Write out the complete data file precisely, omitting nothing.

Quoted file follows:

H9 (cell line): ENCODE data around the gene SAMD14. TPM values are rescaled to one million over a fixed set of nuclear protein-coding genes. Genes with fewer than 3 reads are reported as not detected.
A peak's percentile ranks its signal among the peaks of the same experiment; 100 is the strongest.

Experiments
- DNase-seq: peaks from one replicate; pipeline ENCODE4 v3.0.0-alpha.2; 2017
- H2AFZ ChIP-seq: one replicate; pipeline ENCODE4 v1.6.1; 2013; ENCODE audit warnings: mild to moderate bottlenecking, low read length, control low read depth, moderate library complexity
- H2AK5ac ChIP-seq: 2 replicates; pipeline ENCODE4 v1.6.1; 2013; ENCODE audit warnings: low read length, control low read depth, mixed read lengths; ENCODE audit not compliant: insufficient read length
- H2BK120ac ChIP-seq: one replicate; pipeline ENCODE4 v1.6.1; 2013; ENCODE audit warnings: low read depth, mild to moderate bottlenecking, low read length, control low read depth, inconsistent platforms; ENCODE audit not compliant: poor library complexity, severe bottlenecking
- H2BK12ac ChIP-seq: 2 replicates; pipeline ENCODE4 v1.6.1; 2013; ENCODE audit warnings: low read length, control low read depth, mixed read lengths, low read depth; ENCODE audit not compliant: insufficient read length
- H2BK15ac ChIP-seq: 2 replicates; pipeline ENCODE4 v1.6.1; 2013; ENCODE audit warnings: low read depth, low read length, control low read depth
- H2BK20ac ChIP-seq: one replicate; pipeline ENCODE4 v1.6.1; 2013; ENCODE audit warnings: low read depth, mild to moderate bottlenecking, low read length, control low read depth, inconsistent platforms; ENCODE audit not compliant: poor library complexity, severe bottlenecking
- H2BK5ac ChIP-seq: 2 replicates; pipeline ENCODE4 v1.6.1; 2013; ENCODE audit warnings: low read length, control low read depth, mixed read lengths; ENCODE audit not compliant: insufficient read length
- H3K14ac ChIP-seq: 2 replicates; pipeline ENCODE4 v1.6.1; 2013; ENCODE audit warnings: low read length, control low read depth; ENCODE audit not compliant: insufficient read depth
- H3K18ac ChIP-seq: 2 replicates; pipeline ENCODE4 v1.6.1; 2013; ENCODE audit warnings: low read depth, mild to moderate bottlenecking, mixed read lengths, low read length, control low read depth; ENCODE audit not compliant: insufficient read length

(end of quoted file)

H9 (cell line): ENCODE data around the gene SAMD14. TPM values are rescaled to one million over a fixed set of nuclear protein-coding genes. Genes with fewer than 3 reads are reported as not detected.
A peak's percentile ranks its signal among the peaks of the same experiment; 100 is the strongest.

Experiments
- DNase-seq: peaks from one replicate; pipeline ENCODE4 v3.0.0-alpha.2; 2017
- H2AFZ ChIP-seq: one replicate; pipeline ENCODE4 v1.6.1; 2013; ENCODE audit warnings: mild to moderate bottlenecking, low read length, control low read depth, moderate library complexity
- H2AK5ac ChIP-seq: 2 replicates; pipeline ENCODE4 v1.6.1; 2013; ENCODE audit warnings: low read length, control low read depth, mixed read lengths; ENCODE audit not compliant: insufficient read length
- H2BK120ac ChIP-seq: one replicate; pipeline ENCODE4 v1.6.1; 2013; ENCODE audit warnings: low read depth, mild to moderate bottlenecking, low read length, control low read depth, inconsistent platforms; ENCODE audit not compliant: poor library complexity, severe bottlenecking
- H2BK12ac ChIP-seq: 2 replicates; pipeline ENCODE4 v1.6.1; 2013; ENCODE audit warnings: low read length, control low read depth, mixed read lengths, low read depth; ENCODE audit not compliant: insufficient read length
- H2BK15ac ChIP-seq: 2 replicates; pipeline ENCODE4 v1.6.1; 2013; ENCODE audit warnings: low read depth, low read length, control low read depth
- H2BK20ac ChIP-seq: one replicate; pipeline ENCODE4 v1.6.1; 2013; ENCODE audit warnings: low read depth, mild to moderate bottlenecking, low read length, control low read depth, inconsistent platforms; ENCODE audit not compliant: poor library complexity, severe bottlenecking
- H2BK5ac ChIP-seq: 2 replicates; pipeline ENCODE4 v1.6.1; 2013; ENCODE audit warnings: low read length, control low read depth, mixed read lengths; ENCODE audit not compliant: insufficient read length
- H3K14ac ChIP-seq: 2 replicates; pipeline ENCODE4 v1.6.1; 2013; ENCODE audit warnings: low read length, control low read depth; ENCODE audit not compliant: insufficient read depth
- H3K18ac ChIP-seq: 2 replicates; pipeline ENCODE4 v1.6.1; 2013; ENCODE audit warnings: low read depth, mild to moderate bottlenecking, mixed read lengths, low read length, control low read depth; ENCODE audit not compliant: insufficient read length